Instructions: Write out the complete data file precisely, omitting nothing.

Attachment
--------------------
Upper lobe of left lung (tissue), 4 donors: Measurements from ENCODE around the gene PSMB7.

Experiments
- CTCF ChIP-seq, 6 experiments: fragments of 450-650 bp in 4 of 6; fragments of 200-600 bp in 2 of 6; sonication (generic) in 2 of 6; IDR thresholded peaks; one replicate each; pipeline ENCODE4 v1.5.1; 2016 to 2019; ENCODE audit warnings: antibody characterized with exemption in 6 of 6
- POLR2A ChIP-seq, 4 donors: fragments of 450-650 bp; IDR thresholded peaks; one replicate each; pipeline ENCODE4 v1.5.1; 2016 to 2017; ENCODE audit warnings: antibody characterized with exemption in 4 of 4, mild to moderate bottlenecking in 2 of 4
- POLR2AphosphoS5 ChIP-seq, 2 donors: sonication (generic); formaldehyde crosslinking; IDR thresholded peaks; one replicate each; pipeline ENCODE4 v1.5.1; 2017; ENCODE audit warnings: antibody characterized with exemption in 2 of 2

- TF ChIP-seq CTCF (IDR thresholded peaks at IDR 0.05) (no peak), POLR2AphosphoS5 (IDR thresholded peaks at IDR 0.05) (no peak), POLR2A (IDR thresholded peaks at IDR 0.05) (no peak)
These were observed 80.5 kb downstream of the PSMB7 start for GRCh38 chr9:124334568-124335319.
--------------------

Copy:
Upper lobe of left lung (tissue), 4 donors: Measurements from ENCODE around the gene PSMB7.

Experiments
- CTCF ChIP-seq, 6 experiments: fragments of 450-650 bp in 4 of 6; fragments of 200-600 bp in 2 of 6; sonication (generic) in 2 of 6; IDR thresholded peaks; one replicate each; pipeline ENCODE4 v1.5.1; 2016 to 2019; ENCODE audit warnings: antibody characterized with exemption in 6 of 6
- POLR2A ChIP-seq, 4 donors: fragments of 450-650 bp; IDR thresholded peaks; one replicate each; pipeline ENCODE4 v1.5.1; 2016 to 2017; ENCODE audit warnings: antibody characterized with exemption in 4 of 4, mild to moderate bottlenecking in 2 of 4
- POLR2AphosphoS5 ChIP-seq, 2 donors: sonication (generic); formaldehyde crosslinking; IDR thresholded peaks; one replicate each; pipeline ENCODE4 v1.5.1; 2017; ENCODE audit warnings: antibody characterized with exemption in 2 of 2

- TF ChIP-seq CTCF (IDR thresholded peaks at IDR 0.05) (no peak), POLR2AphosphoS5 (IDR thresholded peaks at IDR 0.05) (no peak), POLR2A (IDR thresholded peaks at IDR 0.05) (no peak)
These were observed 80.5 kb downstream of the PSMB7 start for GRCh38 chr9:124334568-124335319.